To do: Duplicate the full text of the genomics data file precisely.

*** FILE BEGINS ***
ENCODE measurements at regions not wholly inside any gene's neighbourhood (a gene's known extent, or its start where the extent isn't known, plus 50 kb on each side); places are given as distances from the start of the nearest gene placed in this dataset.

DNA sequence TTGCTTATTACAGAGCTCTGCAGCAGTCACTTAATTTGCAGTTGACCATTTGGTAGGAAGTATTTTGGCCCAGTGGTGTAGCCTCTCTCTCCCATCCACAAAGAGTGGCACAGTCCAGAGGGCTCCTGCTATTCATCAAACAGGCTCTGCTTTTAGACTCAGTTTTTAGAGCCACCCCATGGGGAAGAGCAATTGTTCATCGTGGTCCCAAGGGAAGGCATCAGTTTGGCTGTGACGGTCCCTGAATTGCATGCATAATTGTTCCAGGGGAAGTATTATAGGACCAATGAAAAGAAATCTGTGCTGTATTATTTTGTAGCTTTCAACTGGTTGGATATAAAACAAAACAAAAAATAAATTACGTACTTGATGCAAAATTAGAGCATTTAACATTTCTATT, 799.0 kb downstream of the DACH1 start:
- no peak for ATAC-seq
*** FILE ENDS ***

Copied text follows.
ENCODE measurements at regions not wholly inside any gene's neighbourhood (a gene's known extent, or its start where the extent isn't known, plus 50 kb on each side); places are given as distances from the start of the nearest gene placed in this dataset.

DNA sequence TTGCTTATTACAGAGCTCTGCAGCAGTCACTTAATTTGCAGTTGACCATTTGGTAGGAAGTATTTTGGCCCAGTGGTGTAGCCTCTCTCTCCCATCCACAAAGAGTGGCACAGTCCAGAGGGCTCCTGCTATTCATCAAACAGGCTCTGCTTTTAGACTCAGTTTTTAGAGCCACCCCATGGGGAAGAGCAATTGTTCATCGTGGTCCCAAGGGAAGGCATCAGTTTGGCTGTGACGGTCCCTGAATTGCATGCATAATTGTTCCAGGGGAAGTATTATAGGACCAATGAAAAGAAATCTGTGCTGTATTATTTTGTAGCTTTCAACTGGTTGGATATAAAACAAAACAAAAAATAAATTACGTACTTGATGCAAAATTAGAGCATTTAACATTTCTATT, 799.0 kb downstream of the DACH1 start:
- no peak for ATAC-seq